FAGGATRONIX MEET JAMES UNSWORTH

Faggatronix Meet James Unsworth
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FAGGATRONIX MEET JAMES UNSWORTH



Written by Fayann Smith
19 Monday 19th November 2007

Exclaiming, “That’s the biggest pile of shit I’ve ever seen” in the middle of an art gallery could be considered tactless, unless you are actually looking at a big turd pile... and thankfully I was.

Not only was it big, it was inexplicably exquisite, painstakingly rendered and positioned proudly at the centre of a print by Royal College of Art graduate James Unsworth – a gleaming brown gem in a tapestry of dysfunction. His subject matter, an often grotesque exploration of the most profane and unsettling relationships and urges that define the human experience, is explored with a series of incredibly detailed prints and drawings.


Destruction of the Colossus by James Unsworth
210x148mm, screenprint, 2007

Unsworth’s graphic, humorous and masterfully executed visions of mental netherworlds, warped fairytale-like scenarios and gross physical processes are pitched perfectly between the repulsive and the beguiling. The connection between James and the primary artist in this joint show, legendary musician and “outsider” artist Daniel Johnston, beloved of luminaries such as David Bowie, Kurt Cobain and Harmony Korine, is obvious.


Meeting at Calder Gate by James Unsworth
Don't Panic poster March 2007

Johnston’s esoteric, brightly coloured and consciously naïve hand depicts a carnival of mythological creatures and comic book characters, some gleaned from popular culture, some from his own intensely personal and troubled psychological vernacular. An unsavoury world of obsession, paranoia and hallucinatory nostalgia is scrawled in ink, pen and magic marker with claustrophobic intensity, each page narrated by weird dialogue in speech bubbles.


I'll Try, Dear by Daniel Johnston
21,6 x 28 cm, ink pen and color marker, 2002

I was stationed in front of the poignant Mini-Vegas short film for Johnston’s song True love will find you in the end, an animated interpretation of characters from Johnston’s work, when the DJ team Faggatronix joined me for a chat about their response the exhibition and their latest plans for DJ supremacy.


Positioning themselves on two giant rabbit-dropping-like bean bags (the scatological vibe persists!) they got comfortable and introduced themselves to me. Faggatronix are Alex Bok Bok and Manara, a girl/boy duo who hail from South London and they show the London Mosh-up DJ scene how it’s done.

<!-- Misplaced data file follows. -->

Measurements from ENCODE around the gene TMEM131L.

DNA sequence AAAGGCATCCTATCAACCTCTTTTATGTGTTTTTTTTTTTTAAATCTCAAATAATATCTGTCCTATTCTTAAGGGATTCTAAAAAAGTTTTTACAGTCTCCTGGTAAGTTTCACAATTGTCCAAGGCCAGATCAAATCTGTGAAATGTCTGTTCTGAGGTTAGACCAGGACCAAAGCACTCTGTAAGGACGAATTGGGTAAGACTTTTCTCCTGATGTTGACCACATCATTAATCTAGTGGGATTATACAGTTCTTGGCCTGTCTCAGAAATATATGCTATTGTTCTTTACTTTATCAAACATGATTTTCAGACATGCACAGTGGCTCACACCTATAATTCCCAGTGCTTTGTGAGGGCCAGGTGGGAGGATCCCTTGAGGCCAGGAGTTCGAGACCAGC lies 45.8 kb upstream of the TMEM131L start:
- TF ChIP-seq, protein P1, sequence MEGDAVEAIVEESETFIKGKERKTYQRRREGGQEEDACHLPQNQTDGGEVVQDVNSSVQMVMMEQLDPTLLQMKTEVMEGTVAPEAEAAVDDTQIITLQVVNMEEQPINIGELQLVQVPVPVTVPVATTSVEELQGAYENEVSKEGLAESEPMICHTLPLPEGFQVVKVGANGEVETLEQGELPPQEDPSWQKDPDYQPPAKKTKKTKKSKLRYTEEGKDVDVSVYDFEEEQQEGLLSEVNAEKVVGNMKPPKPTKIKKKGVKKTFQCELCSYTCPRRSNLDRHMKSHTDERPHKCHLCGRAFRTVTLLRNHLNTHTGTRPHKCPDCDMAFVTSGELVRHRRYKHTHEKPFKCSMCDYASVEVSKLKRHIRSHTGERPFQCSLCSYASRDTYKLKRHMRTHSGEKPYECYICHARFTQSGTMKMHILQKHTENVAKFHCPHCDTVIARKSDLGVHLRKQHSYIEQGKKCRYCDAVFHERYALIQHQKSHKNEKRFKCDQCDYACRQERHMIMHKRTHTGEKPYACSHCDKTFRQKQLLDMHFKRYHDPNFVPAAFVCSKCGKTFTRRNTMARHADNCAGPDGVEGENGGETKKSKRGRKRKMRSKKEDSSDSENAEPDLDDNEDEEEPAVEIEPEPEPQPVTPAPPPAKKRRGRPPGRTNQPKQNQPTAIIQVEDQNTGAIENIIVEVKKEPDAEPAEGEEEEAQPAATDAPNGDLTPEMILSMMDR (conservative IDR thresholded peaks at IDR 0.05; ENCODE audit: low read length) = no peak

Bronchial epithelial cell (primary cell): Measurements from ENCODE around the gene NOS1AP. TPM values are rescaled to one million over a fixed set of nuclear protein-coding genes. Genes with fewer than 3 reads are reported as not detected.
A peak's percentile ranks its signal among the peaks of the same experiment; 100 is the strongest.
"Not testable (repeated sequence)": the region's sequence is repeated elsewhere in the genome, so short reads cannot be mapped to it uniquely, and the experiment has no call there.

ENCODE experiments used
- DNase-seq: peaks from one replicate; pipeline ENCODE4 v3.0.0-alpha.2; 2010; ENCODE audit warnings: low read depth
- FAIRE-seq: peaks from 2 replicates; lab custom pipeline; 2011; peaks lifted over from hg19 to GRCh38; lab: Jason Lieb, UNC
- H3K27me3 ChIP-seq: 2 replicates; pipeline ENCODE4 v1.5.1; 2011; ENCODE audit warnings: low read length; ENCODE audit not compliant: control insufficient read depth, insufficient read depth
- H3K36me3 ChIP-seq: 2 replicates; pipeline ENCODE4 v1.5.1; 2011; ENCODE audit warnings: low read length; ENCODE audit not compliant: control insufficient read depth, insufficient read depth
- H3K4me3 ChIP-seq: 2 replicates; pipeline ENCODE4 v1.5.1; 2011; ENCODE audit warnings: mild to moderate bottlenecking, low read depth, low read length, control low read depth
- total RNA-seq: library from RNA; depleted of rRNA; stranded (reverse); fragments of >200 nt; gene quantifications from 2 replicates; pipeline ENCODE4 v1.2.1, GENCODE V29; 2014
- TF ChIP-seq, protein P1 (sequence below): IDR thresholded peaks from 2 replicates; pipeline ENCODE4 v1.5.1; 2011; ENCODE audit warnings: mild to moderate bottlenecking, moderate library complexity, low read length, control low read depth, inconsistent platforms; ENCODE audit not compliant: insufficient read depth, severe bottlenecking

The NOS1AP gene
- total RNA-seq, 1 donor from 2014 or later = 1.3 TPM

The ‘Mosh-up’ label, as it is applied in London at the moment, refers to a recent crop of DJs who offer eclectic, experimental and anything-goes sets to mixed crowds across the capital. The music policies are broad and skilfully bridge lots of distinct sounds and scenes.


Faggatronix

Faggatronix want to get right down to it and their response to the gallery setting was one of ambivalent bemusement – “It’s ok, I mean I know who Daniel Johnston is, but erm can we just ignore it?”

They obviously had a lot to say about what made them distinctive in these DJ-saturated times. “We mix. We aren’t like all those indie DJs who just trainwreck their way through their sets and we don’t just download tracks from blogs either – we are upstart DJs with skills. We play music with banging basslines. I (Alex Bok Bok) started off in grime, but I like anything made to sound good in a club.”

It is their persistent interest in urban music, which they play without irony or tokenism that really sets them apart. When I asked them to clarify what they meant by urban, they explained they were aware of the stereotypes and emphasised that for them urban isn’t a race specific phenomena. It is more about economic and cultural alienation.


James Unsworth and Scottee pose for Don't Panic

“People still find a lot of these tunes controversial and anything over 140 bpm can be an issue.” They drop some of the edgier, new urban tracks alongside more universally appealing ones, like the perennial favourite Flowers by Sweet Female Attitude. The effect is crowd pleasing but still challenging – a hallmark of the Mosh-up trend. To close the interview I try to get a little dirt and ask them if they have anything quirky they want to share. “Did you know we are a couple?” Whoa! Now that’s commitment!

The 'It's The End of the Show' exhibit is running till 12 Jan 2008 at the Vegas Gallery, 64-66 Redchurch Street, open Wed - Sat, 12 till 6
See more of James Unsworth's artwork at his website:
www.jamesunsworth.com

Catch Faggatronix matching music with other music at WE WERE THERE @ Amersham Arms on 23 Nov. They can also be found online: http://www.myspace.com/faggatronix

Don't Panic attempt to credit photographers and content owners wherever possible, however due to the sheer size and nature of the internet this is sometimes impractical or impossible. If you see any images on our site which you believe belong to yourself or another and we have incorrectly used it please let us know at panic@dontpaniconline.com and we will respond asap.



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